Today, half of the world’s population lives in urban settings. By 2050, it is estimated that up to three quarters will live in a city with 90% of this growth taking place in cities of lower-income countries often at risk of fragility. In line with these urbanisation trends, internal displacement has become increasingly urban. Significant efforts are being made to adapt humanitarian response accordingly, however many challenges still remain.
For one thing, humanitarian action has often been guided by a “prejudice” directing efforts and responses towards supporting people in conflict zones, in remote crisis settings, in camps, and so on. It is only in recent years that important efforts have been initiated to develop better urban responses, yet the typical humanitarian response is still inadequate for IDPs living outside camps. Unverified assumptions – such as displaced people in urban settings face the same problems as the urban poor, – often form the basis of programmatic decision making and therefore significantly limit the effectiveness of humanitarian action in meeting IDPs’ needs.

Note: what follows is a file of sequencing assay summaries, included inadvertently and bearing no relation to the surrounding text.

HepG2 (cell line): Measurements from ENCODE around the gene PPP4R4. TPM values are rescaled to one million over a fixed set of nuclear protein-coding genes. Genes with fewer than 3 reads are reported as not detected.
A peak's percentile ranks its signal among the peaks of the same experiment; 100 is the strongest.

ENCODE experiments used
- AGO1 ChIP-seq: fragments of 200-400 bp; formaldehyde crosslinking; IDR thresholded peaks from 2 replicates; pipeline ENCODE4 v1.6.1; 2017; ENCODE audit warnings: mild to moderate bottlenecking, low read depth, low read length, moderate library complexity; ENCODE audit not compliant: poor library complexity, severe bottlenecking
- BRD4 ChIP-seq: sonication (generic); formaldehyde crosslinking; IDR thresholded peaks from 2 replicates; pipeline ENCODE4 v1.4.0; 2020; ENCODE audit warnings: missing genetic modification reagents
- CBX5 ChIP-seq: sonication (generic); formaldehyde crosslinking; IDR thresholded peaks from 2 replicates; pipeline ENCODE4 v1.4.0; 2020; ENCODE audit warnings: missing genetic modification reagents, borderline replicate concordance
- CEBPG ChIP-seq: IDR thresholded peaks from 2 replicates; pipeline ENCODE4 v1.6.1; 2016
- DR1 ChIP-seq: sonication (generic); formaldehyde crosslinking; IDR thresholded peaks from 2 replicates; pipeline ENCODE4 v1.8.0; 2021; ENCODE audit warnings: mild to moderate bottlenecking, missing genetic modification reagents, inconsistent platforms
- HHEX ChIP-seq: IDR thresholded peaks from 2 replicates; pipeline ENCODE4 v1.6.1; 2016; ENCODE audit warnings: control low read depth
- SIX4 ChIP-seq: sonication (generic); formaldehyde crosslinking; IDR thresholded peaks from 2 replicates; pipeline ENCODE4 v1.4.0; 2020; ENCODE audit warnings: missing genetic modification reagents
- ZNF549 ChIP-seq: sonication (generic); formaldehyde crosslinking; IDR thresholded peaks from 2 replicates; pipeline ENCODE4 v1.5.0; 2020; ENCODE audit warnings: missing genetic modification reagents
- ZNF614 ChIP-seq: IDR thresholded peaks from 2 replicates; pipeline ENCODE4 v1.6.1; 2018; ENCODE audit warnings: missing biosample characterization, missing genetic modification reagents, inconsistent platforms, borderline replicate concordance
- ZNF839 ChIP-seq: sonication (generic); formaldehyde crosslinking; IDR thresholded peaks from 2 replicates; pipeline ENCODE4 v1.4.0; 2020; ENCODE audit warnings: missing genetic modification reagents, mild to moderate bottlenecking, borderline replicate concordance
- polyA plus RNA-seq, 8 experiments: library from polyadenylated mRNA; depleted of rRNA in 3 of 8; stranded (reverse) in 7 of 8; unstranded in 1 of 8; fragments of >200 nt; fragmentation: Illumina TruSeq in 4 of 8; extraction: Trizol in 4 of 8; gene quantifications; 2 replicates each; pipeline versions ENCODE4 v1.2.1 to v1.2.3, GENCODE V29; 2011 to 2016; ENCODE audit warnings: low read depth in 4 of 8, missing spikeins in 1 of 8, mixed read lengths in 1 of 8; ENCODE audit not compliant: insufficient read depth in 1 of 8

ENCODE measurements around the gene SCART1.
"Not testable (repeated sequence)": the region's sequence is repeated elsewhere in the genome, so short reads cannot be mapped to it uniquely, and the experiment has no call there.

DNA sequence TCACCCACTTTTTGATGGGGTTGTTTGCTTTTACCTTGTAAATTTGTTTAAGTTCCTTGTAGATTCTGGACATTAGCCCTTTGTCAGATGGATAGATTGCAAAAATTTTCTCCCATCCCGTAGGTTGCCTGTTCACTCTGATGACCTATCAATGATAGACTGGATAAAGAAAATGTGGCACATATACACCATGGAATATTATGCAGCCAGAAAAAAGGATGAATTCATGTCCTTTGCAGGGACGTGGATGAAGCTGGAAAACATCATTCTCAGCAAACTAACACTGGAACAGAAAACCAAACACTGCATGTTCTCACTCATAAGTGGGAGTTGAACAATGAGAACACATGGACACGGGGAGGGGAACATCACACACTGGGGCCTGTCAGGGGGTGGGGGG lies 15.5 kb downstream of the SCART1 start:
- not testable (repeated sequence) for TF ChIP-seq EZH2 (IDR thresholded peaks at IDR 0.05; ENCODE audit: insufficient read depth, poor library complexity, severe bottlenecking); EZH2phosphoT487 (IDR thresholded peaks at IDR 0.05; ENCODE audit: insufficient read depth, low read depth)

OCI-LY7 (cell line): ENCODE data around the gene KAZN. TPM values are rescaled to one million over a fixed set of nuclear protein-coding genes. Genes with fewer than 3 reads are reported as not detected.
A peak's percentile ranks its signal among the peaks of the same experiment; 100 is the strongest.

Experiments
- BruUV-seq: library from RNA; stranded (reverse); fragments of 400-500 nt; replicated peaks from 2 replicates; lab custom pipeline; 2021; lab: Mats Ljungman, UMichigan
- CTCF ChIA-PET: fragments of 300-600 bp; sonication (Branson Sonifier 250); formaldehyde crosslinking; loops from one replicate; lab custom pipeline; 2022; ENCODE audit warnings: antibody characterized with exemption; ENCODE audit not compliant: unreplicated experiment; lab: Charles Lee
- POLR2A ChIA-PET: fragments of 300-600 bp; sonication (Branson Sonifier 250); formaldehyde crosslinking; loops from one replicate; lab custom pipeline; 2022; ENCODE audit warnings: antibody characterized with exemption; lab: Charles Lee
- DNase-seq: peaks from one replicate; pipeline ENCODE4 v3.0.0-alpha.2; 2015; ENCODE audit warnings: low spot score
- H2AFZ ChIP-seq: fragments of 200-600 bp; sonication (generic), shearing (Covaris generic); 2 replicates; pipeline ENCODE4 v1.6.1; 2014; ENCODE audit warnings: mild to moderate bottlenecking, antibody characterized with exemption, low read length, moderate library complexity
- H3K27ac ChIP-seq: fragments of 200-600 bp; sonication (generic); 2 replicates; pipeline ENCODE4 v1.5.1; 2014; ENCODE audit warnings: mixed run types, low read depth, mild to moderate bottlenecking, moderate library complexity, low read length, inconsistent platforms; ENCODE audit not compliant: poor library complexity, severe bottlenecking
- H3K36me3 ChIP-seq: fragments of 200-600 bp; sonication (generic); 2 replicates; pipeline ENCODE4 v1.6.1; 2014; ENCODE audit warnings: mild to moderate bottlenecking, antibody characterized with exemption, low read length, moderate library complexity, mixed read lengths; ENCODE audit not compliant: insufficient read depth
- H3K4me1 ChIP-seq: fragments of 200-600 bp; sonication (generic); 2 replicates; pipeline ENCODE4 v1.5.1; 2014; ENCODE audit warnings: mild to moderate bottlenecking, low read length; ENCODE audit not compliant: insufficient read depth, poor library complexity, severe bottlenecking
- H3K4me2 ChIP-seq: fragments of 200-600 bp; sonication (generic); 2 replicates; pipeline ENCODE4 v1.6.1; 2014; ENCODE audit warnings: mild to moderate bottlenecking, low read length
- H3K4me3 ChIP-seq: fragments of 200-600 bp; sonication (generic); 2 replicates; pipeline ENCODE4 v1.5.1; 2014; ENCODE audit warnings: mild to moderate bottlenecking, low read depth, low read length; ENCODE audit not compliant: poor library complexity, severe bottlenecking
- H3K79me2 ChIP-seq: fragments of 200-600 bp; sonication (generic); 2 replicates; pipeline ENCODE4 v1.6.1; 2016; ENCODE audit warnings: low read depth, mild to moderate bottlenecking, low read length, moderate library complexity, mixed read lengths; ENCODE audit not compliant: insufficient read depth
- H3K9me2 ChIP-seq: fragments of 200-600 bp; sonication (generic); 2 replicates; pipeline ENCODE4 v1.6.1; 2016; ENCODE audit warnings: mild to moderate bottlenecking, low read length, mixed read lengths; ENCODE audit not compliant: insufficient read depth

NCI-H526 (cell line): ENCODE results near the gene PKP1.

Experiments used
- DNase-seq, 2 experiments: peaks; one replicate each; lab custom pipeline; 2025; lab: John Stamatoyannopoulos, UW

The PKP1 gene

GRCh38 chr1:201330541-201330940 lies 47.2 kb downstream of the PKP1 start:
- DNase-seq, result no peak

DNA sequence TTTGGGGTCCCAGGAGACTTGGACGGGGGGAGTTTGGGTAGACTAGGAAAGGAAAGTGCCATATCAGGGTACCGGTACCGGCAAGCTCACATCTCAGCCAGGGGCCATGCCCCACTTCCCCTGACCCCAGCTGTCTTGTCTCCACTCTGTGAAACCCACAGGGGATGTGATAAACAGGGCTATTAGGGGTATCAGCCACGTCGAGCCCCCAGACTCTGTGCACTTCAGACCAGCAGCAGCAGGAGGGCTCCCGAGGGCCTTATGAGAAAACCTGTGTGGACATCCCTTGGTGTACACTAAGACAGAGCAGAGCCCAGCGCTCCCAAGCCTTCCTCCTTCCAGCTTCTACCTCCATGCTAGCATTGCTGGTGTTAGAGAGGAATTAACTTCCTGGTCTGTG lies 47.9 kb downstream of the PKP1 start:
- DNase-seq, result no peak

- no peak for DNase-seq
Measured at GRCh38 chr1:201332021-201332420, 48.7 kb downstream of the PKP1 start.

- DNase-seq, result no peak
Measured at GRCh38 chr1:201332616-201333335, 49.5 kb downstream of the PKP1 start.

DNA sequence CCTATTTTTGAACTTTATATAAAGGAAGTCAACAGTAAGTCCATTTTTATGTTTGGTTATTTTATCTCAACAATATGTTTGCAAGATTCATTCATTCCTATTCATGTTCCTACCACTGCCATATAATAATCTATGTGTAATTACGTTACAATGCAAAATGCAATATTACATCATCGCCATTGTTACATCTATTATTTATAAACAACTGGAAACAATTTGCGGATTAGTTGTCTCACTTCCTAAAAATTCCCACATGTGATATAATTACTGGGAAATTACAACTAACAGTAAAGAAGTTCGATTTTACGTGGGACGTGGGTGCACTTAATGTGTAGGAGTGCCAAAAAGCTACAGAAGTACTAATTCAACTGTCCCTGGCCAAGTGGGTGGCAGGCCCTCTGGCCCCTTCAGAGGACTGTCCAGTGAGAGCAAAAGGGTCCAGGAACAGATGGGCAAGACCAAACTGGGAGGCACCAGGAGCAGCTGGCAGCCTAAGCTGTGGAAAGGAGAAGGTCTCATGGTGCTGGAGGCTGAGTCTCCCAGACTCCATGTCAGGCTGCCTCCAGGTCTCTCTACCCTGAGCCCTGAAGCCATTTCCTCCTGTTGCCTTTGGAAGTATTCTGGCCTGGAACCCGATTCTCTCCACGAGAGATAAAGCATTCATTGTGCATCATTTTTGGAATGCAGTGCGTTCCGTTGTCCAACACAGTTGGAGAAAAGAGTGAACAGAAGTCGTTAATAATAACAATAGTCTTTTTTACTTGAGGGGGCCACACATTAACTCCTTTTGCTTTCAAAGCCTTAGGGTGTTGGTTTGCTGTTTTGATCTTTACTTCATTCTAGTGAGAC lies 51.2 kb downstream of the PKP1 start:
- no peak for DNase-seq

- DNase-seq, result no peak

ICRC‘s report “Displaced in cities; Experiencing and responding to urban internal displacement outside camps” studies some of the key issues associated with the reality of urban displacement. Among others, it highlights that to properly address the specific challenges associated with urban displacement, it is first of all crucial to acknowledge that better responses must originate from better data and analysisinstead of unverified assumptions – this point was articulated by all panellists at the event.